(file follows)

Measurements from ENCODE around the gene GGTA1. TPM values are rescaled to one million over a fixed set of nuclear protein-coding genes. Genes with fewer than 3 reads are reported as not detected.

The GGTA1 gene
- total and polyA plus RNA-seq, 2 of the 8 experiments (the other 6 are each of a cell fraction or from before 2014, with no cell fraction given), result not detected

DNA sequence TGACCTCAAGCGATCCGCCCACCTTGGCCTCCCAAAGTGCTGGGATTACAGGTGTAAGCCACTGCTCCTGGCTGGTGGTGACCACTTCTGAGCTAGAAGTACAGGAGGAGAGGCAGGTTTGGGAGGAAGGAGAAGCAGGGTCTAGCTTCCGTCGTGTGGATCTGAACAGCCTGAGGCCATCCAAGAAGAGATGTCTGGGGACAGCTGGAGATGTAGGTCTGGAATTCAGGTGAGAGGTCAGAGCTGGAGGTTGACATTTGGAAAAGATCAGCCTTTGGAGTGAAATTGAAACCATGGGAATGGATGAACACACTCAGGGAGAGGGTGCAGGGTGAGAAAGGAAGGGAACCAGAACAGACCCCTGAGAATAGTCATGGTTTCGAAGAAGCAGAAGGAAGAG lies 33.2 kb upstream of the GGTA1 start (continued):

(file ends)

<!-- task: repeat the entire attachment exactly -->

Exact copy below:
Measurements from ENCODE around the gene GGTA1. TPM values are rescaled to one million over a fixed set of nuclear protein-coding genes. Genes with fewer than 3 reads are reported as not detected.

The GGTA1 gene
- total and polyA plus RNA-seq, 2 of the 8 experiments (the other 6 are each of a cell fraction or from before 2014, with no cell fraction given), result not detected

DNA sequence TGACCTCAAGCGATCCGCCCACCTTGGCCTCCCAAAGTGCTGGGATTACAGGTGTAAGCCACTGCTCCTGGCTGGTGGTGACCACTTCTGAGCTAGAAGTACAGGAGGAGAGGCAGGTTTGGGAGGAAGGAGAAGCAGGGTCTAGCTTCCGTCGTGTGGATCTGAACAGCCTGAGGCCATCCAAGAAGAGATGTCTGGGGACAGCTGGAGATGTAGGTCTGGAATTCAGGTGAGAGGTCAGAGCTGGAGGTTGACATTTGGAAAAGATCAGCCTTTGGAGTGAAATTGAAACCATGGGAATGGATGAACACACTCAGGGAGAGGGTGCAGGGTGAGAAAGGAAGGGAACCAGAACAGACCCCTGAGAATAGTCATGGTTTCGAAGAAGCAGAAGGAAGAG lies 33.2 kb upstream of the GGTA1 start (continued):